A new process developed by the Penn State Forensic Science department could help detect formerly invisible evidence.
For a long time forensic science techniques have relied on the chemistry of the print to record the topography of traces left at a crime scene. A technique like dusting or even infrared imaging is helpful, but has its limitations when it comes to difficult surfaces and especially when evidence needs to be produced on the spot.
Using a process called “conformal-evaporated-film-by-rotation” to gain insight into intricate patterns on nonporous surfaces, researchers at Pennstate’s Biochemistry and Molecular Biology Department worked to develop a method that forms fingerprints by condensing vaporized materials on a thin film to enable forensic professionals to gather better topography results within 15 minutes.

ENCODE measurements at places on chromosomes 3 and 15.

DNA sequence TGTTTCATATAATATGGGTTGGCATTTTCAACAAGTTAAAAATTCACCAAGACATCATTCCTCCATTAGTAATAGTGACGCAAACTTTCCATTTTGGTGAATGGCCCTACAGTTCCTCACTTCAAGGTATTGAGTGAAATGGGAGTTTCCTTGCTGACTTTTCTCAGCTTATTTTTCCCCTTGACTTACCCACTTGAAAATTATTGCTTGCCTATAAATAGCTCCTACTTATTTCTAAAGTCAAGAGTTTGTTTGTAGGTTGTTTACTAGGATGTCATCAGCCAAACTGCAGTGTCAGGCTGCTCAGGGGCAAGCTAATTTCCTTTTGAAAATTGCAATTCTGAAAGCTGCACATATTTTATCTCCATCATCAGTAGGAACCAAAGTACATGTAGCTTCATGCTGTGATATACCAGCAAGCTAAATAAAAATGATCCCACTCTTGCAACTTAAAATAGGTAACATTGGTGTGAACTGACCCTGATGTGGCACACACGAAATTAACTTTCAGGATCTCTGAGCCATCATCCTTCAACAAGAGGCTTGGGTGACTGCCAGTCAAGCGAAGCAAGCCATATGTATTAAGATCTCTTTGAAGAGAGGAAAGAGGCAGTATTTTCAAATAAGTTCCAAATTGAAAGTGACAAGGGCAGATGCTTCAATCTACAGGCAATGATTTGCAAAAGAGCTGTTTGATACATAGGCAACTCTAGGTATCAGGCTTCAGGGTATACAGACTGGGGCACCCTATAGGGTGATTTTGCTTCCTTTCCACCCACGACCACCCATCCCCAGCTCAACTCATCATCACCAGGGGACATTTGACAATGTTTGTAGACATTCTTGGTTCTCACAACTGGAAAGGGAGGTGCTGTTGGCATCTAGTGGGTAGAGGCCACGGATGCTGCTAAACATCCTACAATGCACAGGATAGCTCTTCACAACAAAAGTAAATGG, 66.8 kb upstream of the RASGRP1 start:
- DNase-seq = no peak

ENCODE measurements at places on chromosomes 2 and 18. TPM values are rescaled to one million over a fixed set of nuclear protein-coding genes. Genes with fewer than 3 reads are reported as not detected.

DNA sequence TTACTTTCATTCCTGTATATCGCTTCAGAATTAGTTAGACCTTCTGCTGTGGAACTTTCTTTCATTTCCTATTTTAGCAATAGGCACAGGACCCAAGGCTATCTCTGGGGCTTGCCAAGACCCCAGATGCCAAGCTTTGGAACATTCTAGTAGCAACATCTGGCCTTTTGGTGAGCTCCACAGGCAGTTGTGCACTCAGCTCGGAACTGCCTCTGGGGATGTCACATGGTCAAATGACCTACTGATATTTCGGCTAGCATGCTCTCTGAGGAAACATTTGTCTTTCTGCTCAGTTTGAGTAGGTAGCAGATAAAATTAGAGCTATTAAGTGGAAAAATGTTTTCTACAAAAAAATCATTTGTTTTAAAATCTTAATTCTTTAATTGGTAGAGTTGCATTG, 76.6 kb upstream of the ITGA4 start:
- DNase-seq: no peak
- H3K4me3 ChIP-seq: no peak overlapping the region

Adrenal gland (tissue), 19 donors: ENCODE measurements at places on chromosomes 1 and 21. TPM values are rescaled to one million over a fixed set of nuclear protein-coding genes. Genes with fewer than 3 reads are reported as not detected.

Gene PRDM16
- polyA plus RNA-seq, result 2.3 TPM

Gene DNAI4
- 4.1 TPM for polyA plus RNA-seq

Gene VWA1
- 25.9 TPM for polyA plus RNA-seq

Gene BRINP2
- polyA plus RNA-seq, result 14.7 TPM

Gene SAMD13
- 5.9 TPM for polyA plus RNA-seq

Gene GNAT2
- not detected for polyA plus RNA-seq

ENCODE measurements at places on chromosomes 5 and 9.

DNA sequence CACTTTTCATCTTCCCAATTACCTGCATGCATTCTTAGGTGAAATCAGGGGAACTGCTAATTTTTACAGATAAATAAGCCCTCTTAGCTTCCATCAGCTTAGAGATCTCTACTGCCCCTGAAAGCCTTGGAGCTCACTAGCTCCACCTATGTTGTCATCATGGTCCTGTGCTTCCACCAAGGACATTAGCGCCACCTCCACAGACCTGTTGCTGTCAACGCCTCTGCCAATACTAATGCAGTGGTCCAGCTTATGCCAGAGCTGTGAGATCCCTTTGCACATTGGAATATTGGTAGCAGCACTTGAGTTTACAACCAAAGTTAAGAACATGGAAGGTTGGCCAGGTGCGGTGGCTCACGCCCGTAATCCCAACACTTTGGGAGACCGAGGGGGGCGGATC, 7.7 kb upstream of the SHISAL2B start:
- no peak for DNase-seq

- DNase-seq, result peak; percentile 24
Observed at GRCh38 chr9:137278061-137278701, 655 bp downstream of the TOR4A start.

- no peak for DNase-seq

“One benefit of this approach would be the ability to retrieve fingerprints off fragments from incendiary or explosive devices and still be able to analyze the chemicals used in the device… The coating material is heated in a vacuum, while the artifact to be coated is rotated fairly quickly to allow deposition over the entire surface.”
This enables them to gather evidence first, and convert it chemically later on. The team is currently advancing their research by creating a portable device, that will generate forensic evidence on the scene.